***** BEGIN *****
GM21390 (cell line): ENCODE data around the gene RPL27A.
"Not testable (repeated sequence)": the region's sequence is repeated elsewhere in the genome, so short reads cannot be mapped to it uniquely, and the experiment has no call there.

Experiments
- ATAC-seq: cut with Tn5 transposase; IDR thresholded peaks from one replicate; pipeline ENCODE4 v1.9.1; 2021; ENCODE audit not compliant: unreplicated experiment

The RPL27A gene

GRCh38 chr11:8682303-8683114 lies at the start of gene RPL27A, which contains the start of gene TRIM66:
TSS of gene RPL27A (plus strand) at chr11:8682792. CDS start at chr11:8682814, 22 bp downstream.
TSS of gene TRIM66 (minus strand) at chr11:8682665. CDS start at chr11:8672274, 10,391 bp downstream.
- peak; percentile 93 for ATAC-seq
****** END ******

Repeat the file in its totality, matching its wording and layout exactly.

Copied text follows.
GM21390 (cell line): ENCODE data around the gene RPL27A.
"Not testable (repeated sequence)": the region's sequence is repeated elsewhere in the genome, so short reads cannot be mapped to it uniquely, and the experiment has no call there.

Experiments
- ATAC-seq: cut with Tn5 transposase; IDR thresholded peaks from one replicate; pipeline ENCODE4 v1.9.1; 2021; ENCODE audit not compliant: unreplicated experiment

The RPL27A gene

GRCh38 chr11:8682303-8683114 lies at the start of gene RPL27A, which contains the start of gene TRIM66:
TSS of gene RPL27A (plus strand) at chr11:8682792. CDS start at chr11:8682814, 22 bp downstream.
TSS of gene TRIM66 (minus strand) at chr11:8682665. CDS start at chr11:8672274, 10,391 bp downstream.
- peak; percentile 93 for ATAC-seq